COLLEGE MONEY: State House Republicans on Monday successfully tied an amendment targeting Pitt's fetal tissue research — a conservative flashpoint before last week's Roe v. Wade ruling — to the budget bill for Pitt and three other state-related universities, the AP reports. An amendment tying Penn State's share of the money to intel on the exiled Paterno statue failed. The bill isn't a done deal yet.

ETHICS CHECK: GOP nominee for governor Doug Mastriano used $10,000 in campaign donations to pay for a lawyer to represent him before congressional J6 investigators. HuffPost reports the spending likely doesn't violate campaign finance laws but does raise ethical questions. In 2021, Mastriano used state Senate campaign funds to send supporters to the "Stop the Steal" rally that later fed the riot. 

EVICTION STATS: A survey of 6,000 Philadelphia renters has put new numbers to Philadelphia's eviction crisis. The data released by Community Legal Services and the Housing Initiative at Penn shows there are roughly 20,000 illegal evictions in Philadelphia each year, WHYY reports. The report also found that nearly 60% of the tenants surveyed were behind on rent, owing an average of $2,698 each.

TOXIC DELAY: U.S. Sen. Pat Toomey (R., Pa.) held up a bill that would expand benefits for U.S. veterans with toxic exposure injuries, drawing the ire of comedian and burn pit critic Jon Stewart, per The Military Times.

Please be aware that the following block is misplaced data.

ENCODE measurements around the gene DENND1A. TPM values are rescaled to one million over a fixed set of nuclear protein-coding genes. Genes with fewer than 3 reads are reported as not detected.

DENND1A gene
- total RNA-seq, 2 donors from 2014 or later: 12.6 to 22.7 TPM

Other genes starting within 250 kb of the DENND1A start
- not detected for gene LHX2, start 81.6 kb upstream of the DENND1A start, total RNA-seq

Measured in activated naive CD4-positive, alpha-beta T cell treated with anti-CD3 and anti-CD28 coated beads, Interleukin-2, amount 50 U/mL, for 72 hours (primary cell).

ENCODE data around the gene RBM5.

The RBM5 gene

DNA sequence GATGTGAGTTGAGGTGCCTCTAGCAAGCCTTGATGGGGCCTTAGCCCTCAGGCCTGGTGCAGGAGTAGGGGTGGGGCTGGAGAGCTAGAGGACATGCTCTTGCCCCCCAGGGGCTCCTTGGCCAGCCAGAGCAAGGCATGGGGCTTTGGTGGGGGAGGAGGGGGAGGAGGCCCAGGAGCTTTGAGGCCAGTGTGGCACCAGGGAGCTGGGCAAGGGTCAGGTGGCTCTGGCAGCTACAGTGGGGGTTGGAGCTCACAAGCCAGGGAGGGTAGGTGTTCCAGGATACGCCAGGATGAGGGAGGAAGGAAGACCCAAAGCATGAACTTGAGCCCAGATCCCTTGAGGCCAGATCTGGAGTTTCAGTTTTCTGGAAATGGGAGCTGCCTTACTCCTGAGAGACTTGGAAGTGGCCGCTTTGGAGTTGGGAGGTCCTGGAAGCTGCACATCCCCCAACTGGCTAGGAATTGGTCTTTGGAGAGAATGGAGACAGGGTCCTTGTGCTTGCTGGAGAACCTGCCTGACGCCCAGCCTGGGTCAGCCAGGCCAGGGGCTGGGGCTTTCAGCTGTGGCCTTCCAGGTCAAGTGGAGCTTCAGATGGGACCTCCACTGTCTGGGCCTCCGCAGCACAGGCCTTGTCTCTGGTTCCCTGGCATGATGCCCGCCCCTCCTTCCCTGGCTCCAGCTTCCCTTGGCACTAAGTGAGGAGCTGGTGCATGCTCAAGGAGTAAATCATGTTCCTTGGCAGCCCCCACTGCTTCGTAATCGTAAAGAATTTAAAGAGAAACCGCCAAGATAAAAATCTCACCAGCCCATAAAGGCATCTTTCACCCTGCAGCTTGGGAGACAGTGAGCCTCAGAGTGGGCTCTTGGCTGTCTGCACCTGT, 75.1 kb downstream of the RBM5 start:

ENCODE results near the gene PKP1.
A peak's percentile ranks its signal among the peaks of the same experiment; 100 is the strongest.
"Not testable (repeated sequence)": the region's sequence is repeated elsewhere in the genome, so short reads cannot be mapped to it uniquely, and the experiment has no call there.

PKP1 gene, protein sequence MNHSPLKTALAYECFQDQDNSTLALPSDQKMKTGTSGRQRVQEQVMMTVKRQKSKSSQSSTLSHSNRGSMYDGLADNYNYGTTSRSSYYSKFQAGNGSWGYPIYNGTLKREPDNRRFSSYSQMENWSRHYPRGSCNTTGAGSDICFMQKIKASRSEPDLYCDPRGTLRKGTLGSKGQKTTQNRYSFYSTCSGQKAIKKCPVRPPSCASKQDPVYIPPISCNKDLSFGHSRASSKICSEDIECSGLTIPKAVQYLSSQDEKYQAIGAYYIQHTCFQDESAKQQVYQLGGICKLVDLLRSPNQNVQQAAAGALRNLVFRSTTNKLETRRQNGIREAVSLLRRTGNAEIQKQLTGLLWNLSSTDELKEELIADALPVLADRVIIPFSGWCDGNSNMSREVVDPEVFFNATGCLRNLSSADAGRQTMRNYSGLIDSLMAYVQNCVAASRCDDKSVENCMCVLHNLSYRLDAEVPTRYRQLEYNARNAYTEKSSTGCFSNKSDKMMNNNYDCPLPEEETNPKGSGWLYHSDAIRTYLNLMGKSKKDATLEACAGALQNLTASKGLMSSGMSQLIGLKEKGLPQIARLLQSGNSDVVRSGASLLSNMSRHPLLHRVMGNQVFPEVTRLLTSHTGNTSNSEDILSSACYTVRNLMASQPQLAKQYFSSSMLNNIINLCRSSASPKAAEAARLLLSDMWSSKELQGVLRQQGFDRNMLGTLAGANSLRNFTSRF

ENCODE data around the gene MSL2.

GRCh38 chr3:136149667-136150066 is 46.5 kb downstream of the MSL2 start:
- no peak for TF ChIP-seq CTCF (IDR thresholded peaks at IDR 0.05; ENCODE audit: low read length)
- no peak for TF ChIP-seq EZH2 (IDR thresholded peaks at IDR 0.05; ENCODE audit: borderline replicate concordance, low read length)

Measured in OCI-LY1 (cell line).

COMEBACK: The furry convention known as Anthrocon returns to Pittsburgh this month for the first time since 2019. It starts June 30 and includes a block party this year. Here's what it looked like last time, via KDKA.

DOUBLE TIME: Wawa plans to double its central Pennsylvania store count in the next three to five years, WGAL reports. The plan includes the addition of an outpost in East Pennsboro Township, currently Sheetz territory.

PRICE CUT: Speaking of Sheetz... The chain says it will lower gas prices to $3.99 through the July Fourth weekend, effective immediately, ABC 27 reports. The average price of regular gas in Pennsylvania is $4.95.

AMTRAK PLAN: Pennsylvania will spend $200 million in federal infrastructure law funding to add a second daily Amtrak train between Pittsburgh and Harrisburg, TribLIVE reports. There is only one daily train now.

Unscramble and send your answer to scrambler@spotlightpa.org. We'll shout out winners here, and one each week will get some Spotlight PA swag.

This week's theme: The Great Outdoors
Yesterday's answer: Boondocking

Congrats to our daily winners: Becky C., Ted M., Jill M., John A., Judith D., Vicki U., Hugh M., Bette G., Ted W., Mark O., Craig W., David S., Susan D., Bruce B., Karen W., Art W., Elizabeth W., Kimberly D., Irene R., Beth T., Don H., Susan N.-Z., Nancy S., Steve D., Barbara F., Jude M., James B., Beth L., Bill S., Dianne K., Wendy A., Fred H., Patricia M., Al M., Kim C., and John P.